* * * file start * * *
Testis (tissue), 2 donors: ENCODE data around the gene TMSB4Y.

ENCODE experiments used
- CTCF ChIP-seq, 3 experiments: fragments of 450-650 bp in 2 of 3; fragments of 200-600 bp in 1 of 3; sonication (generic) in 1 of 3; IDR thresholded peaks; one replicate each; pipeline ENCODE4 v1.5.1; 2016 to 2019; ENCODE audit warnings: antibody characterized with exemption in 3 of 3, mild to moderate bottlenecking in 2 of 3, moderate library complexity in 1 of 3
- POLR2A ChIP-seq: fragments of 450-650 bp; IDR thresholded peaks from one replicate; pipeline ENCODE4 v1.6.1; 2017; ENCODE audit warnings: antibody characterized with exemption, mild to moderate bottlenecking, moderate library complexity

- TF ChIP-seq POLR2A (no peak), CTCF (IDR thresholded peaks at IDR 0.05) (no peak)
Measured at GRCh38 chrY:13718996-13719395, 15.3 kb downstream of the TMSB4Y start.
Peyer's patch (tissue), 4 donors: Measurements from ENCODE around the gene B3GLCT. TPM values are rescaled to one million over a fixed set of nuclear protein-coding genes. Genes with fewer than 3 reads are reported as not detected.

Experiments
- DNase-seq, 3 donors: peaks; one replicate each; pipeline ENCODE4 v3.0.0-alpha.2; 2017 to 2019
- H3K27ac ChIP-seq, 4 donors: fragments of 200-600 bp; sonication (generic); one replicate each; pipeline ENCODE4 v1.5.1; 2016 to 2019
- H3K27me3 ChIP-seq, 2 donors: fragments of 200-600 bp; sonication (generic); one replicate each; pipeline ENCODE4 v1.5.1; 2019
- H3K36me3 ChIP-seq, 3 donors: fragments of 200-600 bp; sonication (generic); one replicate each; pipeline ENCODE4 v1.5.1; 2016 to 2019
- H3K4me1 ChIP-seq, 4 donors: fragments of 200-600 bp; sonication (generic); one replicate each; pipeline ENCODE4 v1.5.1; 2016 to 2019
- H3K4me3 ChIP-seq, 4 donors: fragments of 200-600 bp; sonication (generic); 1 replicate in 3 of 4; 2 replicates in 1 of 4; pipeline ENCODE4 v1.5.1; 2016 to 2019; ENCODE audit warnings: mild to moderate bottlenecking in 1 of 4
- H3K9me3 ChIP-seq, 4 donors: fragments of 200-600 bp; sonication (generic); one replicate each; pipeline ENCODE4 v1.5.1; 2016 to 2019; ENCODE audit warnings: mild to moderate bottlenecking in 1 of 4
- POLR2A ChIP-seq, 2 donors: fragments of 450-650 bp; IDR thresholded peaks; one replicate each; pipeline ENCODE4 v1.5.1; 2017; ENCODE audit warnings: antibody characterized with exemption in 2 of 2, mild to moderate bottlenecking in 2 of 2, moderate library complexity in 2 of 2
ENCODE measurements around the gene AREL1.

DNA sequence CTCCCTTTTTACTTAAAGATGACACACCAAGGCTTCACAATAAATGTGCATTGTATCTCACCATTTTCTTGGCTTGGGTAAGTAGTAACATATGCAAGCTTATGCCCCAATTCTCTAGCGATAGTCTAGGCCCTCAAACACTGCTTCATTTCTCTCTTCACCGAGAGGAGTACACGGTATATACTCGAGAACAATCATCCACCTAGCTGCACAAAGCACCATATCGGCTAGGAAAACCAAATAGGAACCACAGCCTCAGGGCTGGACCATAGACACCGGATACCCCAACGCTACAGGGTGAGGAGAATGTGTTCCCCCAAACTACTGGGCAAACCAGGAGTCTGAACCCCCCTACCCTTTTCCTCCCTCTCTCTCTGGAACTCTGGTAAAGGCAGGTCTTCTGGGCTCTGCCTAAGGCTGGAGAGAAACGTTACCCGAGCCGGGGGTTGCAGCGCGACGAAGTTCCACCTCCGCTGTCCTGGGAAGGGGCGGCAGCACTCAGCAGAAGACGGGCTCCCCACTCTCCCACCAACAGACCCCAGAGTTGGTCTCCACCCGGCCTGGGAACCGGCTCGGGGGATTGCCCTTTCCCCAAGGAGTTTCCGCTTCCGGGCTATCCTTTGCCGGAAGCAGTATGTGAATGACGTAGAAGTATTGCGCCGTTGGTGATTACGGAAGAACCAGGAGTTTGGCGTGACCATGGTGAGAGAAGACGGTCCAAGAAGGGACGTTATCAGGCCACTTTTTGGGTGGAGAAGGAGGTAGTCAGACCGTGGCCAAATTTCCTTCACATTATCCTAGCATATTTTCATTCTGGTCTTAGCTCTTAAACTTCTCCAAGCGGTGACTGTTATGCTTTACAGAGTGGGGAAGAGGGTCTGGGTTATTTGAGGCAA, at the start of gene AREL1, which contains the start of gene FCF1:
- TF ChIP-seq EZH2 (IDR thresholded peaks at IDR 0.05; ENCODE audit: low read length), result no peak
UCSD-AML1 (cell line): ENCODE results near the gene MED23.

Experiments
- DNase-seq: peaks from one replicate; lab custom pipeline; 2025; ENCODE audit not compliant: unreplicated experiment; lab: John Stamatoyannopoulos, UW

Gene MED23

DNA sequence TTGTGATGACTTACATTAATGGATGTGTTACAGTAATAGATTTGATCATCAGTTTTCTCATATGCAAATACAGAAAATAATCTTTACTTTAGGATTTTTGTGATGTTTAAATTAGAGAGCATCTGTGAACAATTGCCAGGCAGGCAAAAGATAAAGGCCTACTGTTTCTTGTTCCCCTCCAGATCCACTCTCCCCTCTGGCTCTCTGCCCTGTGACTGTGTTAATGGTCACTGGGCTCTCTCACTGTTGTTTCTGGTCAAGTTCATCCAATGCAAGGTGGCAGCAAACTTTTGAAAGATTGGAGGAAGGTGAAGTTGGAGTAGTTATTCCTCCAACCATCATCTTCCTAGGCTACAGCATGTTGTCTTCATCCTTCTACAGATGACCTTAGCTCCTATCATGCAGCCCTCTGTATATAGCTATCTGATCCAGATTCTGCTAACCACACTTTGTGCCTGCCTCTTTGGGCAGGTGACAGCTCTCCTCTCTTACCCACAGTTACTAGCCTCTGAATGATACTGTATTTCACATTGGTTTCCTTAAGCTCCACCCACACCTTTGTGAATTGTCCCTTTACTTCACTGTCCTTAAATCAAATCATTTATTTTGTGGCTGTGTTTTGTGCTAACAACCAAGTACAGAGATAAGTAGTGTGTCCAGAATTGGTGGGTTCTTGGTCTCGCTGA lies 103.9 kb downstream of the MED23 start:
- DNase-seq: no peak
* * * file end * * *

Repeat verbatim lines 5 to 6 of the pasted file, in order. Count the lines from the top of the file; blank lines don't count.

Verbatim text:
- TF ChIP-seq POLR2A (no peak), CTCF (IDR thresholded peaks at IDR 0.05) (no peak)
Measured at GRCh38 chrY:13718996-13719395, 15.3 kb downstream of the TMSB4Y start.